Nowadays, we are witnessing a constant increase of cybersecurity-related threats and dangers. New trends such as monetization of attacks, their virulent propagation through social media channels, the abusive collection of data through interconnected smart things, with little concern for the privacy of the user, are expressed by the important security solutions providers around the world. In addition, the academic literature presents numerous real and proof-of-concept attacks and security problems that have a considerable impact in various domains. On the other side of the story, the organizations usually ignore privacy and security concerns, and there is a very low level of awareness regarding these issues. The need for related training programmes and educational curricula in this area remains almost unanswered. In this context, the paper analyses the security measures applied in contemporary organizations with the purpose of raising employees’ cybersecurity awareness and discusses their effectiveness, using a sample of 25 small and medium Romanian enterprises, with the intention to identify the current and to propose future viable solutions for raising awareness and inducing ethical behaviour among employees.

  • Development and implementation a platform to secure cyber infrastructure and operation

    pg(s) 138-141

    Cyber security is a comprehensive area that covers the protection of assets from cyber crime which affect operations in organizations and is achieved through active monitoring, detection of interruptions or malicious activity and timely response to interference. Geo-spatial approach to cyber-security and technology development provides clear guidance and vision for contemporary data protection in the organization. The role of Geo-spatial technologies in support of physical security is well-known and intelligible and is used for situational information, multi-INT, synthesis, analysis and information exchange. Development of platforms enables organizations to implement these cyber defense concepts to quickly identify and prioritize cyber threats by creating a technical solution that integrates all existing data to reduce uncertainty

  • Material model parameters identification of blast environment

    pg(s) 142-145

    In terms of designing or building new protective and security structures or equipment as a physical component of force protection, experimental verification of analytical or numerical calculations and vice versa becomes necessary. While the experiment can be performed on individual components, complex assessment of more complex variants or performing a parametric study is becoming more and more relevant in modelling and simulation domain. For this reason, there is a clear necessity to find the right connection between numerical simulation and experiment.
    Fast, nonlinear processes require nonlinear material models to capture the rate of deformation and material behaviour under extreme loads such as the effect of explosions or the impact of a projectile, i.e. the effects, which the theories and practices of protection of the population and troops are trying to minimize. The important part of the accuracy of computational models is the correct identification of the parameters of material models used in the simulations.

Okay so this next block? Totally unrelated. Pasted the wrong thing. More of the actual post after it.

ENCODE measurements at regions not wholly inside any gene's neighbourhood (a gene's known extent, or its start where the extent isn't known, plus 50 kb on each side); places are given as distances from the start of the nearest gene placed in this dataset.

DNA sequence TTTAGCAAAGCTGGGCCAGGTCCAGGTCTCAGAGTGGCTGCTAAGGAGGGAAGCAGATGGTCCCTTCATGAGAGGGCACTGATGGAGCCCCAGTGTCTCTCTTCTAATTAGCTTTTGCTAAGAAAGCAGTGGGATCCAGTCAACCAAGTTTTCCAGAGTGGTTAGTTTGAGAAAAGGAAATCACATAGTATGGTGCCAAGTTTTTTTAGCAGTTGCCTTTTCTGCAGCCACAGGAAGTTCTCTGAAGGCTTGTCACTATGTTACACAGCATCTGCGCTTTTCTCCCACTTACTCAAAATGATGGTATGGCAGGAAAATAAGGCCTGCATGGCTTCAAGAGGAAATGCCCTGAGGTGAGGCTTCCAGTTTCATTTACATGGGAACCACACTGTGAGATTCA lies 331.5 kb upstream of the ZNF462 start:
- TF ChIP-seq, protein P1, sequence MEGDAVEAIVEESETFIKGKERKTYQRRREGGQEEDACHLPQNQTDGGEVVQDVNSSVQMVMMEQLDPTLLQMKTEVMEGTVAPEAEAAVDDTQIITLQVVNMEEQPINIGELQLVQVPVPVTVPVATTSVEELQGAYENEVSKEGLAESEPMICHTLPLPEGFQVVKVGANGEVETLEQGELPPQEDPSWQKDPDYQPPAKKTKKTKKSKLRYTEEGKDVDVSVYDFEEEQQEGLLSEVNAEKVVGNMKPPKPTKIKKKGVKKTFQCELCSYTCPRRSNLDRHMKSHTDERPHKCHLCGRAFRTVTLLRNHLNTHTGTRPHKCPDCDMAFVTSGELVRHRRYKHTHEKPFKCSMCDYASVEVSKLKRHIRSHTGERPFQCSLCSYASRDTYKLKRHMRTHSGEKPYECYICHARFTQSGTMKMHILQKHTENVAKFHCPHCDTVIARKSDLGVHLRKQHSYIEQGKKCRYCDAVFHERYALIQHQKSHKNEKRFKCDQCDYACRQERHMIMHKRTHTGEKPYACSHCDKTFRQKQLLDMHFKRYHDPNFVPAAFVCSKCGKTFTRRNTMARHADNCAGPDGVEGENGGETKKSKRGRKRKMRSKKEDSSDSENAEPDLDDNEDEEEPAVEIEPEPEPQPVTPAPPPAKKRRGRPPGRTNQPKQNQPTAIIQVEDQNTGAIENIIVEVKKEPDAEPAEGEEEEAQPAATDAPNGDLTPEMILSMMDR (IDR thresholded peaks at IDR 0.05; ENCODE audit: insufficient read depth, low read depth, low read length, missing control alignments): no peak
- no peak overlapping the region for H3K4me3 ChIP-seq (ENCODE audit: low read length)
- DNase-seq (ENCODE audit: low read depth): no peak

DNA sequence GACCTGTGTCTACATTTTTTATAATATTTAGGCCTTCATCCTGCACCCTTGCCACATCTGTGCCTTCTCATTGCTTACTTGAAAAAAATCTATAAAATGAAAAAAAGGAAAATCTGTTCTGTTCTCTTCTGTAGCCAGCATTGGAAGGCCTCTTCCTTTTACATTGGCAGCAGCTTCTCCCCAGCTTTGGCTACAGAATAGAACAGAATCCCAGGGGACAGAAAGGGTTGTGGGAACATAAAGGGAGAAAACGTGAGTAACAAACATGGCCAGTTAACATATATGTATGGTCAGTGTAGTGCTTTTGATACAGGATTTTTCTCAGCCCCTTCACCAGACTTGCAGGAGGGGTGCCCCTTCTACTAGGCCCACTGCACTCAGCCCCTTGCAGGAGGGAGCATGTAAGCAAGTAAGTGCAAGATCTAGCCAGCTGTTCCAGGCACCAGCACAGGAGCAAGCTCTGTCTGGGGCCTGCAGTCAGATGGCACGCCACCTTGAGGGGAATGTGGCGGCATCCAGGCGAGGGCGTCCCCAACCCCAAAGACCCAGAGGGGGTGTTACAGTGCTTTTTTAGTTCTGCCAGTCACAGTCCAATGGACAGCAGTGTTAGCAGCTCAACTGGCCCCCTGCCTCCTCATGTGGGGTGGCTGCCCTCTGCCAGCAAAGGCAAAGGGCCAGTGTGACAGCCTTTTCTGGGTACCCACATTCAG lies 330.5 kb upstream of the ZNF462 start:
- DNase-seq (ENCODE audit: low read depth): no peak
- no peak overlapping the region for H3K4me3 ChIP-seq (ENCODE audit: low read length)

This paper deals with the simulation of explosion and its effects and identification and optimization of material parameters of the environment in which the explosion and the shockwave propagates, with a focus on the soil material model. The inverse identification method is based on a combination of the experimental measurement data and the computational methods implemented in the finite element solvers and optimization programs. The simulation proceed from experimental measurement curves of blast effects. For measured parameter in the air overpressure at specific measuring points was chosen, while ground-propagating shock wave was evaluated by measuring
    acceleration values. The numerical simulation took place in the LS-Dyna software environment interconnected with the Optislang optimization program.

  • Fast prototyping in the manufacturing of complex armament parts

    pg(s) 146-148

    Virtual prototypes or virtual 3D models of complex armament parts reduce costs and production time with minimal risk of hidden flaws, testing and analyzing the construction before creating real physical prototypes or optimizing parameters in parallel with the physical prototypes. The report presents the possibility of rapid prototyping through the virtual 3D model of the SPG-9 breech and using additive manufacturing to obtain a functioning physical prototype.

  • Experimental development of a smart fuze detonation algorithm

    pg(s) 149-151

    Today’s battlefield is ever-changing in terms of weaponry demands and engagement criteria. Demands for additional capabilities of current ordnance are constantly growing. An easy yet cheap and effective way to increase existing and also add additional capabilities of current ordnance is by introducing a smart fuze that incorporates electronic components. In this report, a smart fuze software algorithm is created that is customizable, gathers and analyzes data from different sensors and provides different fuze functions. Introducing, as well as, upgrading existing fuze functions making them precise and accurate.